Despite the lack of a consistent definition in the literature or any major anesthesia textbook, 81% (95% CI: 77%–85%) of anesthesiologists surveyed reported having used a modified RSII. Our results indicate that the 3 defining factors of a modified RSII include (1) oxygen administration before anesthesia induction; (2) the use of cricoid pressure; and (3) an attempt to ventilate the patient's lungs via positive pressure ventilation. A majority of respondents used all 3 elements. We can also conclude that <5 breaths are typically given when attempting to ventilate the lungs via positive-pressure ventilation, and that the majority of respondents who ventilated the lungs did so before administering an NMBD. Most practicing anesthesiologists in our survey reported using a modified RSII technique for at least some of their cases, with moderate or morbid obesity and gastroesophageal reflux disease being the most common medical reason. Although our survey did not explicitly ask what differentiated the classic RSII from a modified RSII or how to choose between the 2 techniques, we constructed and validated the survey to discern this because each question explicitly stated that it was asking about a modified RSII.

Our results allow us to highlight 1 important distinction between a classic RSII and a modified RSII: the attempt to ventilate the lungs using positive-pressure ventilation via a facemask. The avoidance of positive-pressure ventilation is one of the hallmarks of a classic RSII, and so this technique is specifically different from a modified RSII. Our results are consistent with the results of another study by Schleinger and Blanchfield regarding a modified RSII, in which 94% of respondents who used a modified RSII technique reported that it was appropriate to attempt facemask ventilation.3 Additionally, about one-quarter of our respondents who reported attempting to ventilate the patients' lungs via a facemask reported doing so both before and after administration of an NMBD. These results are slightly different than the other study regarding a modified RSII, in which half of the respondents who reported facemask ventilation did so both before and after administration of an NMBD.3 These differences could be accounted for by the fact that our survey includes almost 60 different institutions, whereas Schleinger and Blanchfield only surveyed CRNAs from a single hospital. Therefore, it is not surprising to find more variation in practice. Additionally, we surveyed residents and attending physicians, whereas Schlesinger and Blanchfield surveyed CRNAs. The results may therefore reflect training differences or exposure to different case types.

Although we did find a clear distinction between a modified RSII and a classic RSII, we were unable to detect differences between the 2 with respect to the use of oxygen administration, cricoid pressure, and selection of the NMBD. Consistent with previous literature regarding classic RSII,2,4 oxygen administration is almost always used. These results are also consistent with a study regarding modified RSII, in which 97% of respondents reported that oxygen administration was a requirement before induction.3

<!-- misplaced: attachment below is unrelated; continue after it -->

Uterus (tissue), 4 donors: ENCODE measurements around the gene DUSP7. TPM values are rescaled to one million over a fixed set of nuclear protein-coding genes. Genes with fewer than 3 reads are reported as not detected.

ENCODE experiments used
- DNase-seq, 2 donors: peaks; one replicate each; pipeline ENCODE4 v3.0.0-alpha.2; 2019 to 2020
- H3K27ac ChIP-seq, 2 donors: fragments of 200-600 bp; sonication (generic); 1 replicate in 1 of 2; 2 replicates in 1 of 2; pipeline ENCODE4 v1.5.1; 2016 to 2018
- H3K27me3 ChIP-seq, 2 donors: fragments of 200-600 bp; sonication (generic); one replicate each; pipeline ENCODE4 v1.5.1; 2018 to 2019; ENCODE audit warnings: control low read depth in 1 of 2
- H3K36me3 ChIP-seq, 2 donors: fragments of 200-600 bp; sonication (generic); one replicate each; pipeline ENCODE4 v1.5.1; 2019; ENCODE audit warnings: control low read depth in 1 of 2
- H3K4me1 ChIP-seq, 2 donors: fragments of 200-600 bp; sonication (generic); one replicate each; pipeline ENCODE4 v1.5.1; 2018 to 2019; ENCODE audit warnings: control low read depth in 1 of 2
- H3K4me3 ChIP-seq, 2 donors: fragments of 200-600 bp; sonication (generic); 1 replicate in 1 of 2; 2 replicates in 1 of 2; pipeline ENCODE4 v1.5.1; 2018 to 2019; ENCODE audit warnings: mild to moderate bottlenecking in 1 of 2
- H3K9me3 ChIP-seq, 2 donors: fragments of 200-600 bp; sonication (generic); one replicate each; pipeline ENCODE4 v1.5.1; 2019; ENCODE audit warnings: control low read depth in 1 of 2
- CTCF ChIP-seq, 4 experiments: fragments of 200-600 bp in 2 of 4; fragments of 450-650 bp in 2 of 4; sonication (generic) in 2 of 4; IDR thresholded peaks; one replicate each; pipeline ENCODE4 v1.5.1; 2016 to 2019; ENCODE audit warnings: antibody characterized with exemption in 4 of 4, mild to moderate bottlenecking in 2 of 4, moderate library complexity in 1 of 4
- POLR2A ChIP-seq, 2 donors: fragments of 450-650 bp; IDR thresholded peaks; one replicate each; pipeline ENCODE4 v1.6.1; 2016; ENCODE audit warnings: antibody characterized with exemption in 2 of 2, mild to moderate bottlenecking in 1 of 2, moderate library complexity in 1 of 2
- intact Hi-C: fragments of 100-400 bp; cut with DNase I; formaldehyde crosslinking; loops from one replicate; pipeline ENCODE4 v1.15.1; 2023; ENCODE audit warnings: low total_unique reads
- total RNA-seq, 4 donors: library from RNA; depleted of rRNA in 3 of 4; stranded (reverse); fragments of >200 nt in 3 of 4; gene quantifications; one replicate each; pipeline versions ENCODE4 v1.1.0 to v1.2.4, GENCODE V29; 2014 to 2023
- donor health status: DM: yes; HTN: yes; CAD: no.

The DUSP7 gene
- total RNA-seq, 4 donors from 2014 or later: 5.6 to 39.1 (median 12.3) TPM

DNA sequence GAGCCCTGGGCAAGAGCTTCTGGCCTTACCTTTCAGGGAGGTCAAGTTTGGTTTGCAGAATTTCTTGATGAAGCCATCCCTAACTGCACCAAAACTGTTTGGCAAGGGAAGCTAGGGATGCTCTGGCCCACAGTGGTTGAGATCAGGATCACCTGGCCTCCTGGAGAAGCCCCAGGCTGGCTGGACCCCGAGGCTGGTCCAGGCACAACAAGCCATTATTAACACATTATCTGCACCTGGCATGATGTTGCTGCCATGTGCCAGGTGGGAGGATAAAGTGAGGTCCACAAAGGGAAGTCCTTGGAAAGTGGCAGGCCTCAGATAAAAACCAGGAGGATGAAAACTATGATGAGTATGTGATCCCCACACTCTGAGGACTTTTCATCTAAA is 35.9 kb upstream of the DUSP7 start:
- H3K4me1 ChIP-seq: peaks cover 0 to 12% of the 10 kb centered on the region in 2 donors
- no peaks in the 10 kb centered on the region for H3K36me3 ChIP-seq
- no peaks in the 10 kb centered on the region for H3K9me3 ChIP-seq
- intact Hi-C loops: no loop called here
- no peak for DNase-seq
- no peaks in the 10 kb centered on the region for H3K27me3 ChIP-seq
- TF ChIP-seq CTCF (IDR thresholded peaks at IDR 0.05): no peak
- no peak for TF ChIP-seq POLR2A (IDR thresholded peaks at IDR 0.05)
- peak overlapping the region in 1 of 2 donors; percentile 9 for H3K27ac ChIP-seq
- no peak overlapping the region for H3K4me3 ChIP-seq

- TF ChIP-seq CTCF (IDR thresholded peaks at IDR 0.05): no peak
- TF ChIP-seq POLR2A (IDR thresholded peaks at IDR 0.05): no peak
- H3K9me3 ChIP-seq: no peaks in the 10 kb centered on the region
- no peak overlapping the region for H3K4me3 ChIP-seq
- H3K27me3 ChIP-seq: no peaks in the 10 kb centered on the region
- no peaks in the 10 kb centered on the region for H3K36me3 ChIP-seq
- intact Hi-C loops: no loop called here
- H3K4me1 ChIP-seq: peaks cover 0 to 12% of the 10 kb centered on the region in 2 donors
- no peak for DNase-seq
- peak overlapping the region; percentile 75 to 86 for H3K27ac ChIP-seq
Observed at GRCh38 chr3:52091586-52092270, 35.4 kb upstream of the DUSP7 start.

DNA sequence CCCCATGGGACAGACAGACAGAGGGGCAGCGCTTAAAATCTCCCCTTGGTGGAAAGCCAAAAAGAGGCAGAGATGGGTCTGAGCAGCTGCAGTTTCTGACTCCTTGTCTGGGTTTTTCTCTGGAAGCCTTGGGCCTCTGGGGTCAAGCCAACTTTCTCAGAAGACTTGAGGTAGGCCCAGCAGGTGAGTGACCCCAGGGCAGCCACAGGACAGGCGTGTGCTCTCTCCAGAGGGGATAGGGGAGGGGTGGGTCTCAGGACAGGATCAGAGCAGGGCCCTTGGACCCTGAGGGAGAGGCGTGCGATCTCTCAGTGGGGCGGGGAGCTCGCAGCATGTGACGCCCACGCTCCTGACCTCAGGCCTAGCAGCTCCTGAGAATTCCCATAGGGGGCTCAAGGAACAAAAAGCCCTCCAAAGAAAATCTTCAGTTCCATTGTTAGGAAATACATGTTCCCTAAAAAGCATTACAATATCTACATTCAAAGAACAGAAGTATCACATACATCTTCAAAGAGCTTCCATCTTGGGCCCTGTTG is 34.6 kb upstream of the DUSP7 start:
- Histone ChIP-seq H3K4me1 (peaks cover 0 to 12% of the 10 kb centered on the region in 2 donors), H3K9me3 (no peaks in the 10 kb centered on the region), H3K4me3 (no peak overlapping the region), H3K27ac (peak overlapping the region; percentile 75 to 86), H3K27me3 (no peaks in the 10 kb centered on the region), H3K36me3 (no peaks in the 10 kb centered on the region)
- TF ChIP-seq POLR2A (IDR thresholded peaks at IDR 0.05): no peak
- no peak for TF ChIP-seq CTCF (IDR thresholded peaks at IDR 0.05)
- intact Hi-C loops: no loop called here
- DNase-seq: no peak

Although research remains inconclusive as to whether cricoid pressure is effective in preventing pulmonary aspiration of gastric contents,8,9 we found that a high percentage (91%, 86%–94%) of participants reported applying cricoid pressure, which is consistent with previous literature regarding a classic RSII, and with previous literature regarding a modified RSII.24 Additionally, our results are consistent with other literature in terms of the timing of cricoid pressure application. We found that a majority of participants applied cricoid pressure during induction of anesthesia, which is consistent with other studies regarding classic RSII and modified RSII.24

The majority of respondents reported using succinylcholine most frequently. Succinylcholine remains widely used when performing a classic RSII,14 which is consistent with the results of a meta-analysis that reported that succinylcholine leads to better intubating conditions than rocuronium.10 With its properties of fast onset and fast recovery, it can expedite airway management during a rapid sequence tracheal intubation.11 However, succinylcholine can have dangerous side effects, such as malignant hyperthermia, hyperkalemic cardiac arrest, and phase II block.11 For this reason, other NMBDs are sometimes chosen. Our results demonstrated that 39% (31%–48%) of participants most often administer rocuronium. These results are consistent with literature regarding a classic RSII, in which almost one-third of respondents reported having used rocuronium and succinylcholine during a classic RSII,2 whereas 40% of respondents used rocuronium for an asymptomatic hiatal hernia.1 We found that 35% of respondents in our survey administered the NMBD before starting mask ventilation, which is consistent with a recent paper that has called into question the necessity of establishing mask ventilation before administration of a NMBD during a standard anesthetic induction.12 There was little consistency regarding the use of aspiration prophylaxis, as only half of the respondents (57%, 48% to 65%) reported using it.